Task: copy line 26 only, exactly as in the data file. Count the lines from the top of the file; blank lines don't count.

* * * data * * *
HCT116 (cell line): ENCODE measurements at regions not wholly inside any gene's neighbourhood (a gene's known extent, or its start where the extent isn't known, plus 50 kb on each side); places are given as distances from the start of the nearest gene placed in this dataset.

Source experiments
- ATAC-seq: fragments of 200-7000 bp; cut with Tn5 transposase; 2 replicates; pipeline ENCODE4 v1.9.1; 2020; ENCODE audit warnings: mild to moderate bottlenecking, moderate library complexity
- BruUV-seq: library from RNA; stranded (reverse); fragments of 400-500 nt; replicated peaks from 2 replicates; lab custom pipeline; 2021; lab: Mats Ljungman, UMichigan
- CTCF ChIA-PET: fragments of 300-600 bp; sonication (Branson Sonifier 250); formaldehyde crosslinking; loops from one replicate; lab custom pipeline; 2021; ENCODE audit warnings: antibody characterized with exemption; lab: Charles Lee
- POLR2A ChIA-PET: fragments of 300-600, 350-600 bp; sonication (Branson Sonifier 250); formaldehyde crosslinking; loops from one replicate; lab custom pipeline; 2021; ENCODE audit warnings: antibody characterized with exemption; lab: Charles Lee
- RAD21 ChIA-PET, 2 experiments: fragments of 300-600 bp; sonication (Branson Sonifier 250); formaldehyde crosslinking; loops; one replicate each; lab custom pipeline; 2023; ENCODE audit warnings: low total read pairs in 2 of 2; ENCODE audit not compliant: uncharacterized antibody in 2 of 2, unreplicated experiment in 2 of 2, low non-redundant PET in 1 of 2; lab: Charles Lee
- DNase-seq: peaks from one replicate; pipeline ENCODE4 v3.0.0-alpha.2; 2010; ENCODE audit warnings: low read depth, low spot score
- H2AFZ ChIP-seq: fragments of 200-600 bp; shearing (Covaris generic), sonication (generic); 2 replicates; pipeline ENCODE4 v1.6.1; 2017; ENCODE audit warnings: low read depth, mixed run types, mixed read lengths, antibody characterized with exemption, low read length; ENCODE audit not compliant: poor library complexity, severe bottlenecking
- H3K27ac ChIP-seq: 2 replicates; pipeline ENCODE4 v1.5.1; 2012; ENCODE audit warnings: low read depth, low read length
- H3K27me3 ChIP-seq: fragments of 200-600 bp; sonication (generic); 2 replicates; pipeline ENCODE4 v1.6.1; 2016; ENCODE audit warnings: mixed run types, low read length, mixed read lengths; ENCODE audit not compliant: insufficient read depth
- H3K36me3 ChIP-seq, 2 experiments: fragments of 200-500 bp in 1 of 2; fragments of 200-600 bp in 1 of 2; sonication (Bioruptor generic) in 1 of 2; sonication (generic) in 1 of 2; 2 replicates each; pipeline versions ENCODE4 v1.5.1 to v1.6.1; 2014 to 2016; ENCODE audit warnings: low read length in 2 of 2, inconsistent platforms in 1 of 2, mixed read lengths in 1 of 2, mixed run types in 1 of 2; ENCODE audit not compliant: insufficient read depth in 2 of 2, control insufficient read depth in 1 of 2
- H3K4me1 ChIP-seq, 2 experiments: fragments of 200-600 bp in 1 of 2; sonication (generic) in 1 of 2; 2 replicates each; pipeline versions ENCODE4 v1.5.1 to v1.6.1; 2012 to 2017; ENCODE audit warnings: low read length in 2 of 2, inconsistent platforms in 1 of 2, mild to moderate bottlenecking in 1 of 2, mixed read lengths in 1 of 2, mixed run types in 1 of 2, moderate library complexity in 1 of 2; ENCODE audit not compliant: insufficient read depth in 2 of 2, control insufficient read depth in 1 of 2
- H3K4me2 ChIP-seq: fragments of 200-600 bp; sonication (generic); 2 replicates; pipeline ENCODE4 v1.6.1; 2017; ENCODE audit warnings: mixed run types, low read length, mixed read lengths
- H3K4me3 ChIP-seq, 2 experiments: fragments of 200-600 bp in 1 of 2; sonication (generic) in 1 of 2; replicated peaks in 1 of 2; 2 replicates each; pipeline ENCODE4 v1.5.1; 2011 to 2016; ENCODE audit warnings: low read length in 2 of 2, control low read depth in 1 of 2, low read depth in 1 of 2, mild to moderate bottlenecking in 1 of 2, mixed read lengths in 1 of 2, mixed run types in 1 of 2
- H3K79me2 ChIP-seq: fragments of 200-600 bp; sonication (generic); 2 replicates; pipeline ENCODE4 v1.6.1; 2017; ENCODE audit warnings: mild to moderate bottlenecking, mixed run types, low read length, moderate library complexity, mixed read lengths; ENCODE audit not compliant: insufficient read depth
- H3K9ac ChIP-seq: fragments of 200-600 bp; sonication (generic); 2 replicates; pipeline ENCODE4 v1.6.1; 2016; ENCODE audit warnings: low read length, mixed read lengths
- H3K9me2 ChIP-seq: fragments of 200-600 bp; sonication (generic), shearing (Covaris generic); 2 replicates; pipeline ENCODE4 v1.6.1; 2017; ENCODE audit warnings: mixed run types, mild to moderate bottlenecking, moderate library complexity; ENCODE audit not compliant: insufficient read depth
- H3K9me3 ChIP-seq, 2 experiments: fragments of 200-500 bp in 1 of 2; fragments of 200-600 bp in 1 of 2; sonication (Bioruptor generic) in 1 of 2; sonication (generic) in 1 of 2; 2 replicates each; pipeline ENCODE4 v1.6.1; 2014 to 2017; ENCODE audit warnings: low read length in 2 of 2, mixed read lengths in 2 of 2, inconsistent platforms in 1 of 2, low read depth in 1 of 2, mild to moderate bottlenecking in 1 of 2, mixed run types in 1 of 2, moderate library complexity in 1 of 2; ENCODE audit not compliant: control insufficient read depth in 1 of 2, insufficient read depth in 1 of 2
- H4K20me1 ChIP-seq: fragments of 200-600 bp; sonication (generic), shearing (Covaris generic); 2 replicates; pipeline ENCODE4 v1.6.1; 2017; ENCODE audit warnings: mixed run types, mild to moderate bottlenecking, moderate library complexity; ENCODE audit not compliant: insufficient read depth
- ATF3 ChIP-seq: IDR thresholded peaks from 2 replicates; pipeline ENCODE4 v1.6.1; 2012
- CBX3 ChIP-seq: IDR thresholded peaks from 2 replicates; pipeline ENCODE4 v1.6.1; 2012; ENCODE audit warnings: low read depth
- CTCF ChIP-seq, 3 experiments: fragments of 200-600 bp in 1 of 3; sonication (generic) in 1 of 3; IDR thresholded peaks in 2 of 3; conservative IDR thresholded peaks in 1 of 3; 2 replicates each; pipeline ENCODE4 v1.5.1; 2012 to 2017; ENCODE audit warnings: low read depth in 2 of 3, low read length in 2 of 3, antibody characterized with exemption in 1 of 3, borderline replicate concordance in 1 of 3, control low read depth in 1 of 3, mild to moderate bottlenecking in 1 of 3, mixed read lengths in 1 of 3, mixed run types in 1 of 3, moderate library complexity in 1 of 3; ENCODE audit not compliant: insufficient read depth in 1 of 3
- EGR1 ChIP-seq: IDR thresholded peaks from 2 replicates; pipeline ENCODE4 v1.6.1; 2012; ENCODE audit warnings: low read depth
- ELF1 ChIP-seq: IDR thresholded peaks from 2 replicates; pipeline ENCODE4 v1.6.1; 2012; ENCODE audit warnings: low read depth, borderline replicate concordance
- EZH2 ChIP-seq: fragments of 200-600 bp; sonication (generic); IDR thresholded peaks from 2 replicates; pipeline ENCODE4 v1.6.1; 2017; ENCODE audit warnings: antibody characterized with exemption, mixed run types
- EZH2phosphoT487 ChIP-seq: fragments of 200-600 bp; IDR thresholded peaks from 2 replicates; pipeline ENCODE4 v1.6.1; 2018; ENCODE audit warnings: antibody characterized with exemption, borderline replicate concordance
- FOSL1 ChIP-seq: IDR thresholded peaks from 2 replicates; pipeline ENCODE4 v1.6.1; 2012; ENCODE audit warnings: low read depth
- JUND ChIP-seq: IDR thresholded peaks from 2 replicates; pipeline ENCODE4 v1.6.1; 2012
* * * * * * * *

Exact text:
- EZH2 ChIP-seq: fragments of 200-600 bp; sonication (generic); IDR thresholded peaks from 2 replicates; pipeline ENCODE4 v1.6.1; 2017; ENCODE audit warnings: antibody characterized with exemption, mixed run types